I'm well into the listen and am entranced. I know it's a two-parter and that it contains many of the themes and characters of Willis' previous novels--and that's fine for me. The breadth of characters and points of view are complex, but manageable in the listen with the different accents of the narrator. Looking forward to savoring the remainder. It keeps me going at the gym. . .
"Lovely story, shame about the pronunciation errors"
I really enjoyed the whole story, but suggest that you obtain 'All Clear' by the author at the same time. As others have written, occasionally the pronunciation leaves a lot to be desired but this can be traded off against the hours of listening pleasure given by the plot of the story. I found the travelling back and forth between WWII and Oxford 2060 surprisingly easy to follow, but occasionally jumps in the story made me wish I had a paper copy of the book to remind myself of links.
If you are a serious historian you will find some portrayals irritating. But for the rest of us, well worth the download.
"Slow Fade to Black"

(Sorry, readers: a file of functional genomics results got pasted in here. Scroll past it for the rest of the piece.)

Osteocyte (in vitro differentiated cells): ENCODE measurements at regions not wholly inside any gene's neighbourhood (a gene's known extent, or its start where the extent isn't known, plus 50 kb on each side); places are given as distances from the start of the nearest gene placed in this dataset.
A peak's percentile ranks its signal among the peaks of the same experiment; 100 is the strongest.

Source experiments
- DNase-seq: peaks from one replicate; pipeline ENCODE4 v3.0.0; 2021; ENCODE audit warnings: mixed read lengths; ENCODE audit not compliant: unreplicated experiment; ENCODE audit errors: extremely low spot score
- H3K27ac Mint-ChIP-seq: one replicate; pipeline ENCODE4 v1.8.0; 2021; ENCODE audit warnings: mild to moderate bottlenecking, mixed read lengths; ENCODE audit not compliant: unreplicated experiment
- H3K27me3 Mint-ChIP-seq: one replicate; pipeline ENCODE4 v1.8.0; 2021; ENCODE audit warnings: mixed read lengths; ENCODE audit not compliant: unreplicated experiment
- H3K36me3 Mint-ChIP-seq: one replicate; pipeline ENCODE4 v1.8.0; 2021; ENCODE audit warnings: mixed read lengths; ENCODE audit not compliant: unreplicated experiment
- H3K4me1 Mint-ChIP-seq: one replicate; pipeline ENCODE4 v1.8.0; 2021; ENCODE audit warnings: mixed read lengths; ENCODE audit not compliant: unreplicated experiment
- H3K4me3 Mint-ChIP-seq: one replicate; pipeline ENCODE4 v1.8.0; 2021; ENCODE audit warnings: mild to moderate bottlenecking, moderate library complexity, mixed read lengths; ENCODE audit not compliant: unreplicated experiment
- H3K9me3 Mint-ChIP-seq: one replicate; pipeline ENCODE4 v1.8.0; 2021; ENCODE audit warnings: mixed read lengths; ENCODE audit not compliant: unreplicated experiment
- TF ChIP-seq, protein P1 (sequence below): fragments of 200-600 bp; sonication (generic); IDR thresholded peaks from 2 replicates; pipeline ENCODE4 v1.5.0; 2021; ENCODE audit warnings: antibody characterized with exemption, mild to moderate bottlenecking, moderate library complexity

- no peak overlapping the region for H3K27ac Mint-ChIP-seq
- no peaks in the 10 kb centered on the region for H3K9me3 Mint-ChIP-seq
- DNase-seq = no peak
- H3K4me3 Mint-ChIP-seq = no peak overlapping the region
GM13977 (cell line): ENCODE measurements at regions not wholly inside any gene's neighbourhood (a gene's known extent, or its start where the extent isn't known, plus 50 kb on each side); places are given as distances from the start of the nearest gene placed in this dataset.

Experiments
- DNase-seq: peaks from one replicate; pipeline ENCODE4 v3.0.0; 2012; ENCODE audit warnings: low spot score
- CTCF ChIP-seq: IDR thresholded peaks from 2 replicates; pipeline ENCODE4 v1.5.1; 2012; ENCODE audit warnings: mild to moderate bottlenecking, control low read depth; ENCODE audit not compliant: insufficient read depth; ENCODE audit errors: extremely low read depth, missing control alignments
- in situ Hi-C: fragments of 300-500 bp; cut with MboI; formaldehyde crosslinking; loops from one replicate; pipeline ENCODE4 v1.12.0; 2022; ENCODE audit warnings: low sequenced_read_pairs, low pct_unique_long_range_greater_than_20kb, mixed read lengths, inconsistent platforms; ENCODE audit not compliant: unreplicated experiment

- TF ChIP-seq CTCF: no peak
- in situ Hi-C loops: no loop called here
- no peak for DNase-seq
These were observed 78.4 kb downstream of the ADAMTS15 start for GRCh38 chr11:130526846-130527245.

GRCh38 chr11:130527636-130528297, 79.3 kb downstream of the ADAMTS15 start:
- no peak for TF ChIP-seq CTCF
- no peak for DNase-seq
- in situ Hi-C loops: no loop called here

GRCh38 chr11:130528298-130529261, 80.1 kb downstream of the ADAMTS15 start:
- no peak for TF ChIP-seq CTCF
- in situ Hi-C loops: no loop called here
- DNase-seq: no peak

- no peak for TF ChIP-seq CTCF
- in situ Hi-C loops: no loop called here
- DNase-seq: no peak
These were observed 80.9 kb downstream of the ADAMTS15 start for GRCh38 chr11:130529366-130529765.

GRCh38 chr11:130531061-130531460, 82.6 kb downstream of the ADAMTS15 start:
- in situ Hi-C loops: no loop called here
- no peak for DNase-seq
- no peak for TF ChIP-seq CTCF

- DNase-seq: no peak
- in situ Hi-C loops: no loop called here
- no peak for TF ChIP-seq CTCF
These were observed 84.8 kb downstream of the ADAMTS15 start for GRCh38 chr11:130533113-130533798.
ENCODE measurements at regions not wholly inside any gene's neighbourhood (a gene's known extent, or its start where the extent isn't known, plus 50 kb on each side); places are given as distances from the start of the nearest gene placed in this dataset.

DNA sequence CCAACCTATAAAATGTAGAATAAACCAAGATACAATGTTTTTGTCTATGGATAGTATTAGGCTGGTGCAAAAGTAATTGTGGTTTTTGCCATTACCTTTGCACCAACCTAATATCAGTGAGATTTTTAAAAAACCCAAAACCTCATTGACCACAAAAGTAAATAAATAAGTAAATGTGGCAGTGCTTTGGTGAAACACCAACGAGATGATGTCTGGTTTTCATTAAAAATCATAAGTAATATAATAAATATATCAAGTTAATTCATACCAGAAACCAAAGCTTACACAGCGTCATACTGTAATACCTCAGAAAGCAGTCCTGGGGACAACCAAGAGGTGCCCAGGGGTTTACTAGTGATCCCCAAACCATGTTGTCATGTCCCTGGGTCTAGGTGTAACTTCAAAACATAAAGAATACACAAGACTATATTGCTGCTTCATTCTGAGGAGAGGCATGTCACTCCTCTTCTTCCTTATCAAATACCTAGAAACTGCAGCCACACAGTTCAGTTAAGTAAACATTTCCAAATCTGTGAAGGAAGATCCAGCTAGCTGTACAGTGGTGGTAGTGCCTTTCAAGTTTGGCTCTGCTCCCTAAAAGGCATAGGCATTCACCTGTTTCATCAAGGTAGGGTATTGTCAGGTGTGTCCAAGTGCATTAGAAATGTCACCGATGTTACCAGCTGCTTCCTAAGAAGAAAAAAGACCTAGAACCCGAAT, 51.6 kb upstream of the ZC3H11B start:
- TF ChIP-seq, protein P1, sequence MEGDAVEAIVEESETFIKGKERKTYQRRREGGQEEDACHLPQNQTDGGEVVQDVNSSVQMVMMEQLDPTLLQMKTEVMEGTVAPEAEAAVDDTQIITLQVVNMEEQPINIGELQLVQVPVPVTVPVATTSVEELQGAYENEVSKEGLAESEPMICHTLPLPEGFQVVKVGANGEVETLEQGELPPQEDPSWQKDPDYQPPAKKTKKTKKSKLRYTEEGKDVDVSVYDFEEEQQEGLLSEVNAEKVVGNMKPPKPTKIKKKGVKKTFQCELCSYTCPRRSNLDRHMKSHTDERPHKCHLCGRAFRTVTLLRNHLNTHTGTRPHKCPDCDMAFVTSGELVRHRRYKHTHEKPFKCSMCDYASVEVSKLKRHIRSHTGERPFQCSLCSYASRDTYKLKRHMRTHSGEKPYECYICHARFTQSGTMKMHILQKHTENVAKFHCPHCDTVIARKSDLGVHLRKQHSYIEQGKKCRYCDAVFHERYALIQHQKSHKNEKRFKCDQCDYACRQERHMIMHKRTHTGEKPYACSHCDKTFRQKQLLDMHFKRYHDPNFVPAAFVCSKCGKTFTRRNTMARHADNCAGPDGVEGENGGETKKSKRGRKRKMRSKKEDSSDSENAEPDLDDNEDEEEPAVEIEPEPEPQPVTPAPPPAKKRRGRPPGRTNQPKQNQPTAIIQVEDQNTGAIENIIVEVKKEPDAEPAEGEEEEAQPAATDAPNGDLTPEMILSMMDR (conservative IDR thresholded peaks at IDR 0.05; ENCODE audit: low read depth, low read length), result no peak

The idea of this book has great potential, but the author fails to achieve it. The plot is developed at an incredibly slow pace, with lots of repetition and with much confusion over the dates involved, which is totally unacceptable in a multi-group time-jaunting story. It is claimed to be highly accurate in its research, but this is not deserved, as there is a crudely misunderstood depiction of most of the British characters, which seems to have been drawn more from films of the late 1940s and early 1950s than from any serious historical research. There are also numerous technical errors: V1s were not rockets; we have a Major in the FANYs when there was no such rank in that organisation; and Eisenhower's D-Day HQ was in Southwick, not Portsmouth; to mention only a few. Many of the other research 'plums' are more-accurate, but they seem to have been included gratuitously, having been found. Most of the characters are two-dimensional, wooden or over-the-top, caricatures. The reader adopts a 'Nanny reading to children' tone, and she mispronounces numerous words: we have 'Pahhsengers' and a 'Dimeler' car. The members of the 'F-A-N-Y' are referred to in casual conversations in that spaced-out initials form, rather than as 'Fannies', which is how they were inevitably known in non-formal situations. Conversely we have references to 'Arps', who were actually referred to as being 'A-R-P.' personnel at the time. There are supposed English characters using Americanisms, such as 'aloominum' in place of 'aluminium', and 'snagged' in place of 'obtained', and railway 'cars' instead of 'carriages'. It seems unlikely that this story will be enjoyed by anyone with any real knowledge of WWII Britain. This book is awarded one star only because it is not possible to give it no star.